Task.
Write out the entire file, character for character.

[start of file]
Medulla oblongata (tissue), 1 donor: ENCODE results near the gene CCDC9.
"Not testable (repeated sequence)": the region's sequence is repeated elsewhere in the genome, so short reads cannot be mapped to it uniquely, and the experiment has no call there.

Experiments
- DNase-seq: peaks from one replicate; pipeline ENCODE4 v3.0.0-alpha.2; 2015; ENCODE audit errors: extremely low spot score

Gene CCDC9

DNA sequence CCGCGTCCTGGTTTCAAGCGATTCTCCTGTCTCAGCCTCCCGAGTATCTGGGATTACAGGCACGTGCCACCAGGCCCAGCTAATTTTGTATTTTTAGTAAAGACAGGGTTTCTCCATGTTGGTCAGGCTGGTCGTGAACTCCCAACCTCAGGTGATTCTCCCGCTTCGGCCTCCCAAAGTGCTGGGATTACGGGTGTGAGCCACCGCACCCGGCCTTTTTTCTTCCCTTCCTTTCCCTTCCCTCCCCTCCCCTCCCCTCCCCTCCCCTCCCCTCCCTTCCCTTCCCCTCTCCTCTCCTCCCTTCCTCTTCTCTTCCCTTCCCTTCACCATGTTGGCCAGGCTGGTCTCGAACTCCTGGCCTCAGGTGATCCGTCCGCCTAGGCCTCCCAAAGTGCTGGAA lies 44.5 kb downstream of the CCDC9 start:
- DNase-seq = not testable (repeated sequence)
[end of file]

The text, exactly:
Medulla oblongata (tissue), 1 donor: ENCODE results near the gene CCDC9.
"Not testable (repeated sequence)": the region's sequence is repeated elsewhere in the genome, so short reads cannot be mapped to it uniquely, and the experiment has no call there.

Experiments
- DNase-seq: peaks from one replicate; pipeline ENCODE4 v3.0.0-alpha.2; 2015; ENCODE audit errors: extremely low spot score

Gene CCDC9

DNA sequence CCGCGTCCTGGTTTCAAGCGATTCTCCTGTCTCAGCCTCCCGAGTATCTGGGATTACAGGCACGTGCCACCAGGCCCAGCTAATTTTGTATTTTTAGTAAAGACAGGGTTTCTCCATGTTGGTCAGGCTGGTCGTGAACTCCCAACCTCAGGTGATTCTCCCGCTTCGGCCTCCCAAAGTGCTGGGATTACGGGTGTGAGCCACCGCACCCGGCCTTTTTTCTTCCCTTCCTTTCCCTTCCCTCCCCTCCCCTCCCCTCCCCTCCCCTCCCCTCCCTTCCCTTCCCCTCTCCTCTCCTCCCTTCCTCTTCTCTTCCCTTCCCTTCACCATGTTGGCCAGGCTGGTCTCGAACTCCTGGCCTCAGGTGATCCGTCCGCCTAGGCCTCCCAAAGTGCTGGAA lies 44.5 kb downstream of the CCDC9 start:
- DNase-seq = not testable (repeated sequence)